How do you learn your multiplication facts? What makes them stick? or float away? Here are my suggestions:
- Understand what multiplication is
- Represent it lots of different ways
- Find patterns
- Practice till you know the facts
UNDERSTAND WHAT MULTIPLICATION IS
Children who do not really understand the concept they are memorizing will not be likely to retain it for long. **
Chants and songs. Take important facts about multiplication and make up songs and chants to repeat. Example:
Is sweeping the nation
It’s the fastest way yet
To add equal sets
Start with real world examples. Multiplication can be very helpful in everyday life. ** Look for examples of equal groups or sets and create experiences around these. Don’t try to “teach’ multiplication yet. Use these as unforgettable experiences that you can refer to later. Examples:
Celebrate. Help children plan a party. Get them to decide: How many children will be there? What do we want all of them to have? One drink? One napkin? One small plate? Three cookies? Two balloons? Five stickers? Help them make a record of how many things that need to be bought, gathered or made.
Buy and sell. Make or package little products to sell to each other or other people. Use real or fake money. Keep records of how many products are sold and how much money is made.
REPRESENT IT LOTS OF DIFFERENT WAYS
2D Blocks. Make sets/groups of identical shapes. Ex: Put 3 equilateral triangles together to make a larger triangle (or 4 squares together to make a larger square). Make several. Add up all the small triangles or squares. Write as a multiplication sentence.
3D Blocks. Create cubes other sold shapes with blocks. Disassemble and count all the blocks. Put them back together. Write multiplication sentences to represent height, length and depth; e.g., 4 x 2 x 3 = 24.
Graph paper. Use 1” graph paper. Give children beans to place on paper to make rectangles and squares. Say or write how many columns and how many rows.
3 x 4 = 15
Give children any size graph paper to cut into squares and rectangles and color or decorate. Glue on contrasting paper and write the math symbols below.
Read. Read stories that involve multiplication. Ex: The Doorbell Rang by Pat Hutchins, which is actually about fair shares/division, but can be used to represent multiplication also.
Write. Create your own stories that involve multiplication.
Act out. Act out original and textbook examples of word problems involving multiplication.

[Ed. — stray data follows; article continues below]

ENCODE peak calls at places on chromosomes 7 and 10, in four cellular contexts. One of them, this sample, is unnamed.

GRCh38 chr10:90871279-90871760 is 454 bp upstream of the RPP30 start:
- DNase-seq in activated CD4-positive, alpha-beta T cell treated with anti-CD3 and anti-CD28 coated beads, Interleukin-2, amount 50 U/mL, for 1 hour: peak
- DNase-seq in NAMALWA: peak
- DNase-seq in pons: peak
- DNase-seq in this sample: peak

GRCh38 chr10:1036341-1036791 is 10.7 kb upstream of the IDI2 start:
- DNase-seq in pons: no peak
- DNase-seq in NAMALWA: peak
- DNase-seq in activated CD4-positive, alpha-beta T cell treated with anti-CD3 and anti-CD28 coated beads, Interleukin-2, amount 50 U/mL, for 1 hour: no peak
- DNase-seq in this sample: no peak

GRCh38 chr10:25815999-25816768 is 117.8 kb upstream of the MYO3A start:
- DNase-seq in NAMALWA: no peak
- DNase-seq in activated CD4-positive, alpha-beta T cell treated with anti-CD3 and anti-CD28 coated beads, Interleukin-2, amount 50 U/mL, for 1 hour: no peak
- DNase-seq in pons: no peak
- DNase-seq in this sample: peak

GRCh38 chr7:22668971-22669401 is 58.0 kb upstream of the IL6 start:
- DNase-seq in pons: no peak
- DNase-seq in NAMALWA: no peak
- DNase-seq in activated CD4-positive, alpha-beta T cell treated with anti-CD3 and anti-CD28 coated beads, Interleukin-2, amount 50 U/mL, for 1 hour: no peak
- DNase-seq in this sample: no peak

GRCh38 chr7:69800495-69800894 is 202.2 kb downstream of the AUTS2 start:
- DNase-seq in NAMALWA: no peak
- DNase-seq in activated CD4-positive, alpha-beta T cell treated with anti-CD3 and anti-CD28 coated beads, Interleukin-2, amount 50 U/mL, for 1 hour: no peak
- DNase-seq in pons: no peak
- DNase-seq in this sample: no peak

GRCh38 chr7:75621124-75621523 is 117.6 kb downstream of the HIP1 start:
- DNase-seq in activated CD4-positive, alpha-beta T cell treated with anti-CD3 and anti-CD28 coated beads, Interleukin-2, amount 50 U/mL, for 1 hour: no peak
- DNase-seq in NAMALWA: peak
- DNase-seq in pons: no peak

Draw. Draw pictures to illustrate written and symbolic problems involving multiplication.
Place value. Roll a die. Represent that number on a place value chart. Roll the die and again and multiply times the first number. Create the new number on the chart.
Tables. Make several copies of the multiplication tables. On one, color all the numbers that are multiples of 2. On another table, color all the multiples of five. On others color in tens, threes, squares, etc. Look for patterns in the 5’s, 10’s and 9’s time tables. Find numbers that are the same but in different tables and color them; e.g., “24” is in the 2’s, 3’s, 4’s, 6’s, 8’s and 12’s. Look for other patterns.
PRACTICE TILL YOU KNOW THE FACTS
Flash cards. When you are getting close to memorizing all the tables, use flash cards to test yourself and a partner. If you get a fact right, leave it out of the deck. When you have conquered the deck, wait a day and try all the flashcards again. *
Chant or rap. Make a rhythm and chant one of the tables. Easiest are usually: 2’s, 5’s, 10’s, squares. Tape record and playback. Also do while jumping on a trampoline or skipping rope.
Tables. On a multiplication table, color in all the multiplication facts you know. Each week color in more of the table to show the facts you know.
Post. Put (just) the hardest facts for you to remember in a place where you’ll see them everyday. Every time you see them, say them aloud and concentrate on remembering them. (7 x 8 = 56 in the bathroom?)** You may fool yourself that you know your facts if you do not focus on the hardest ones.
Snake game. Draw a long “snake” onto the inside of a manila folder. Divide into many segments. Roll two dice. Multiply the numbers and move a marker that many number of segments. The first one to the end wins.
Function Machine. Cut a hole in a manila folder and put it on a desk to partially cover a child who is the “machine.” Other children will take turns giving the machine a small number of dried beans or paper clips. The machine will multiply by a secret number (e.g., “2”) and will give that number of beans or paper clips back to the child. The goal is to guess the secret multiplier the machine is using.
Self test. Set a timer for 10 minutes and write down as many facts as you can (or use a worksheet from the Internet or your teacher. Afterward, concentrate on the ones you missed. *
Play against the calculator. Compete with a friend. One of you will use a calculator and the other no props to do a worksheet. See who can finish first. Then change roles and repeat.
Interleave. Mix in problems that call for addition, subtraction and other math functions when you practice. This technique has been shown to be much more effective than concentrating on “blocked practice” with just one function (i.e., multiplication) alone. *
Take a test with written problems. Begin by working on the hardest problem but stop if you feel you are getting nowhere and switch to an easier one. This will give the subconscious brain time to work on the hard problem. When you come back to it, it should be easier to solve. *
Teach others. Let your child teach you or someone else about multiplication or how to play one of the games or do one of the activities.**
*Ideas inspired by “Learning How to Learn,” a Coursera course on the Internet from the University of California at San Diego, taught by Barbara Oakley and Terrence Sejnowskii. **Other ideas in the course that I had already been using.